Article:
WR Michael Crabtree
Crabtree is listed as probable for this week, limited in practice this week by a foot injury. Like Morgan, he's done nothing of note so far in 2011. The foot kept him out of action in week 2, and he has only 4 catches for 28 yards a pair of games. John Hansen of FantasyGuru.com points out that Crabtree did have a nice TD negated by an offensive penalty, so he was close to breaking through last week.

WR/KR Ted Ginn Jr
Not a factor as a receiver through 3 weeks. Just 4 catches for 38 yards, all coming in week 2 with Crabtree out of action. However, he has already returned two kicks for touchdowns, taking a kickoff the full length in week 1 and returning a punt 55 yards for paydirt in the same game. Alex Henery better be aiming between the uprights every time he lines up, and Chas Henry should be thinking sideline when possible. Alex Smith did like him in week 2, targeting him a team-high 7 times.  

K David Akers
This guy's gonna get some applause, as well deserved as any returning player in Eagles history. But dear god let him not be lining up for a potential game winner in the final minute of the fourth quarter.

Photo by Jason O. Watson-US Presswire

CSNPhilly Internship - Advertising/Sales

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CSNPhilly Internship - Advertising/Sales

Position Title: Intern
Department: Advertising/Sales
Company: Comcast SportsNet Philadelphia
# of hours / week: 10 – 20 hours

Deadline: November 20

Basic Function

This position will work closely with the Vice President of Sales in generating revenue through commercial advertisements and sponsorship sales. The intern will gain first-hand sales experience through working with Sales Assistants and AEs on pitches, sales-calls and recapping material.

Duties and Responsibilities

• Assist Account Executive on preparation of Sales Presentations
• Cultivate new account leads for local sales
• Track sponsorships in specified programs
• Assist as point of contact with sponsors on game night set up and pre-game hospitality elements.
• Assist with collection of all proof of performance materials.
• Perform Competitive Network Analysis
• Update Customer database
• Other various projects as assigned

Requirements

1. Good oral and written communication skills.
2. Knowledge of sports.
3. Ability to work non-traditional hours, weekends & holidays
4. Ability to work in a fast-paced, high-pressure environment
5. Must be 19 years of age or older
6. Must be a student in pursuit of an Associate, Bachelor, Master or Juris Doctor degree
7. Must have unrestricted authorization to work in the US
8. Must have sophomore standing or above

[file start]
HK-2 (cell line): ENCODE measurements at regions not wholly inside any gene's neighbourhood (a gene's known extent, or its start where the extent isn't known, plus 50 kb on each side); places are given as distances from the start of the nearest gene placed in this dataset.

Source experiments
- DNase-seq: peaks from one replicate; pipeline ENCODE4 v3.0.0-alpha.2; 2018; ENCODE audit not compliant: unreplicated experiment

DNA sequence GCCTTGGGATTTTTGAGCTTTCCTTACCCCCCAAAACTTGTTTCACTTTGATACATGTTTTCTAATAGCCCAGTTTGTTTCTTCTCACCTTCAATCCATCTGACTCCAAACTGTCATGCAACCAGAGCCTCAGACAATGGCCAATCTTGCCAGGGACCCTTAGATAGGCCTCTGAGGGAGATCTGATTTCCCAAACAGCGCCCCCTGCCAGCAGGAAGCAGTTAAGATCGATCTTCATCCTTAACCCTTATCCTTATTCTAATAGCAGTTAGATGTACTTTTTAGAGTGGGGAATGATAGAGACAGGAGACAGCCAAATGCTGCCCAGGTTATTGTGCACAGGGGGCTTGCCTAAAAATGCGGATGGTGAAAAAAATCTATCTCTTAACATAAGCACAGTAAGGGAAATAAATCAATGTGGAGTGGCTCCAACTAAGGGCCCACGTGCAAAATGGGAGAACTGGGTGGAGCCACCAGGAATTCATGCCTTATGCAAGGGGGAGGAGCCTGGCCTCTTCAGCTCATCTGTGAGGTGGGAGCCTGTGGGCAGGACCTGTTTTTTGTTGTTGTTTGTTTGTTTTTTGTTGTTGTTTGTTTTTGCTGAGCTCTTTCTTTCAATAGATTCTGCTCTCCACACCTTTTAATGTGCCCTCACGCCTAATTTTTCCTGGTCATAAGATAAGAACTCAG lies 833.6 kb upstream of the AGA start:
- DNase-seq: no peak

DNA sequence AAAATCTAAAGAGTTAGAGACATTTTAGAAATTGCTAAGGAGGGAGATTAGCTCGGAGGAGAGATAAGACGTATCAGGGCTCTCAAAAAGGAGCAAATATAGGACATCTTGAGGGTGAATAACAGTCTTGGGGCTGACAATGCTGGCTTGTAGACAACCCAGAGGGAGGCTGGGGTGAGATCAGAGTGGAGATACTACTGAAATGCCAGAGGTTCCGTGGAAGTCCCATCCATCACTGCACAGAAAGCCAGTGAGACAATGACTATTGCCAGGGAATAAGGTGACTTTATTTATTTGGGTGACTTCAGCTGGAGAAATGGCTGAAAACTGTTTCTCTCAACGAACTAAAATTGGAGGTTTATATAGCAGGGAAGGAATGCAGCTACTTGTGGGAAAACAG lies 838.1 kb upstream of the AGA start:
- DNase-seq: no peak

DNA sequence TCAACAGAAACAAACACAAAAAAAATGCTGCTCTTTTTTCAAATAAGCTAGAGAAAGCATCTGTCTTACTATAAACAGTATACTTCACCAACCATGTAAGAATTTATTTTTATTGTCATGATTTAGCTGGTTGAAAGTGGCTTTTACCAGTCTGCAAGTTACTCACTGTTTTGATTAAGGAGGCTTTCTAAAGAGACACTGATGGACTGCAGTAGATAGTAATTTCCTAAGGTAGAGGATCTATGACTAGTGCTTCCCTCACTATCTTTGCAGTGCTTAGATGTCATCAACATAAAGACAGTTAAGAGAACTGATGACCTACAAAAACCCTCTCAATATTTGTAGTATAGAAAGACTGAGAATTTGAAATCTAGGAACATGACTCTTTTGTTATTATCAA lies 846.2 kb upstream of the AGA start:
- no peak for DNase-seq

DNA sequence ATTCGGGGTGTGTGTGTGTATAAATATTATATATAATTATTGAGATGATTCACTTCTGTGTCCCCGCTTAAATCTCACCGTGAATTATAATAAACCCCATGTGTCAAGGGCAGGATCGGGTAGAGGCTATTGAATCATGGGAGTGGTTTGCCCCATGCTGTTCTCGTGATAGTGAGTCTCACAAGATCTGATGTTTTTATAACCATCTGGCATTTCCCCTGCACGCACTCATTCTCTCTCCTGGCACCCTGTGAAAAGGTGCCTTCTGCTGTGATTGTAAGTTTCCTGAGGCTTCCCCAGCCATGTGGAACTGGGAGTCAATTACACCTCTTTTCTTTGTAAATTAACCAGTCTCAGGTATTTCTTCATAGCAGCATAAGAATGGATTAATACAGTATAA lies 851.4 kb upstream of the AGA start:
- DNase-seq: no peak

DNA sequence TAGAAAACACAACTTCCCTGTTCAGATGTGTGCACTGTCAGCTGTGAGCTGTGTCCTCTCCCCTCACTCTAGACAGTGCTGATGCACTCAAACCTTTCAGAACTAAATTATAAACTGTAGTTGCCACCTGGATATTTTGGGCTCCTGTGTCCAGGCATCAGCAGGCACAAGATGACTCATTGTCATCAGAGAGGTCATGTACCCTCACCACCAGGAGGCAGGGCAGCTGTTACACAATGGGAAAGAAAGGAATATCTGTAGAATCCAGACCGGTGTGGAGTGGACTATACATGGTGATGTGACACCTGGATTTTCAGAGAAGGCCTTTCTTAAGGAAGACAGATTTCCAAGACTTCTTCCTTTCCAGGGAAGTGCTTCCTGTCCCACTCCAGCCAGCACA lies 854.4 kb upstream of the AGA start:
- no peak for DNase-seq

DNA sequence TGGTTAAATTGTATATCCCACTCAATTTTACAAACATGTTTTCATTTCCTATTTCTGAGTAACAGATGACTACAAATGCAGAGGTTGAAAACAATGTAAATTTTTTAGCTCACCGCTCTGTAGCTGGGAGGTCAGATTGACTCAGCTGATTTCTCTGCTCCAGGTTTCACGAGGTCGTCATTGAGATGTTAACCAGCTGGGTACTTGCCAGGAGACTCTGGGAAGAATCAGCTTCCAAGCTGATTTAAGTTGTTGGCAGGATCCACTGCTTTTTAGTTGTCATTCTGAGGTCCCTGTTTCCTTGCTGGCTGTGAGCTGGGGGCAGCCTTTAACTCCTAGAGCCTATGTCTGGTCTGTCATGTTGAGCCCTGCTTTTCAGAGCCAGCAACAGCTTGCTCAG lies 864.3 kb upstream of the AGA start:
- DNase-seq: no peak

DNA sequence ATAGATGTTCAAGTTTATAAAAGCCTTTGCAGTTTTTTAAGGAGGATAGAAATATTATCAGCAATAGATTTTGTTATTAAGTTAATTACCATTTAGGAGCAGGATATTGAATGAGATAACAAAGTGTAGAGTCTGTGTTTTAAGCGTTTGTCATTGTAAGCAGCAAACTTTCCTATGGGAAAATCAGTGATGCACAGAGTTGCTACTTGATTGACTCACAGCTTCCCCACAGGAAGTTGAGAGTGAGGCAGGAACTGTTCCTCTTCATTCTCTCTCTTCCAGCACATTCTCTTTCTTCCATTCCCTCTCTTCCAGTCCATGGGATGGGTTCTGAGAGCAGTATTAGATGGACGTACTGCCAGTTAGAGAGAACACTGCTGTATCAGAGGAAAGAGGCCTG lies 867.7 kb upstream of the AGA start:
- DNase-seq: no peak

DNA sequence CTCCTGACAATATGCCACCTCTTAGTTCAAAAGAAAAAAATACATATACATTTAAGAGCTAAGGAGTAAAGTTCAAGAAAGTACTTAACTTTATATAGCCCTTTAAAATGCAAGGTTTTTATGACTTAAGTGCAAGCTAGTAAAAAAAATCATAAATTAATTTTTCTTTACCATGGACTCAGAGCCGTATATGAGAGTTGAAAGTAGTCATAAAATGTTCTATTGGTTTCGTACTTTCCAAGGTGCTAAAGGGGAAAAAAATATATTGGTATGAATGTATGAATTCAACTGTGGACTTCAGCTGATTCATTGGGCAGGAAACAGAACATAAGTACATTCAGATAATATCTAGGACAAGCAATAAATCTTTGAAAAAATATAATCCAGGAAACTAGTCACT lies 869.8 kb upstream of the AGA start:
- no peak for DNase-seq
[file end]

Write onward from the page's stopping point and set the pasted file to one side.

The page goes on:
9. Must have a 3.0 GPA

Interested students should apply here and specify they're interested in the ad/sales internship.

About NBC internships

Rating 5 changes the NHL made to its rulebook

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Rating 5 changes the NHL made to its rulebook

If you have witnessed preseason hockey this past week, you are well aware that the NHL is buckling down on its rulebook and even revising it. An excess of penalties and power plays have occurred as a result of these changes. Are they good for the game? I examine each of the five new rules or changes to the existing rulebook. 

Rule 78.7 (b) — A coach's challenge on an offside play — If the result of the challenge is that the play was “on-side,” the goal shall count and the team that issued the challenge shall be assessed a minor penalty for delaying the game.

In 2015, the NHL granted each coach a challenge they could utilize in the event of overturning an incorrect call on the ice. If the challenge failed and the original call stood, then the challenging coach would forfeit the team’s timeout. Starting this season, a failed challenge on an on-sides call in which there’s a goal will result in a two-minute minor penalty.   

By doing so, the NHL instituted a method to help maintain the game’s integrity in the event of a missed call by a linesman, as many coaches hold onto their challenge at a critical juncture — typically during the third period. Now with a two-minute penalty, it’s a way of reversing course without actually taking away the challenge. It's as if the league is saying we want you to have a challenge, but not really. The league is now discouraging teams from using it. As we’ve seen over the past few years, offsides calls can be measured in millimeters — that’s how arbitrary it’s become. But to penalize an entire team for a coaching staff’s misjudgment is excessive, and as we’ll see this season, it will sway the outcomes of a few games. Forfeiting a timeout for losing a challenge is acceptable, but killing a two-minute power play? Absurd, and for that I give it …

Two thumbs down   

Rule 61.1 — Slashing — Any forceful or powerful chop with the stick on an opponent’s body, the opponent’s stick, or on or near the opponent’s hands that, in the judgement of the referee is not an attempt to play the puck, shall be penalized as slashing.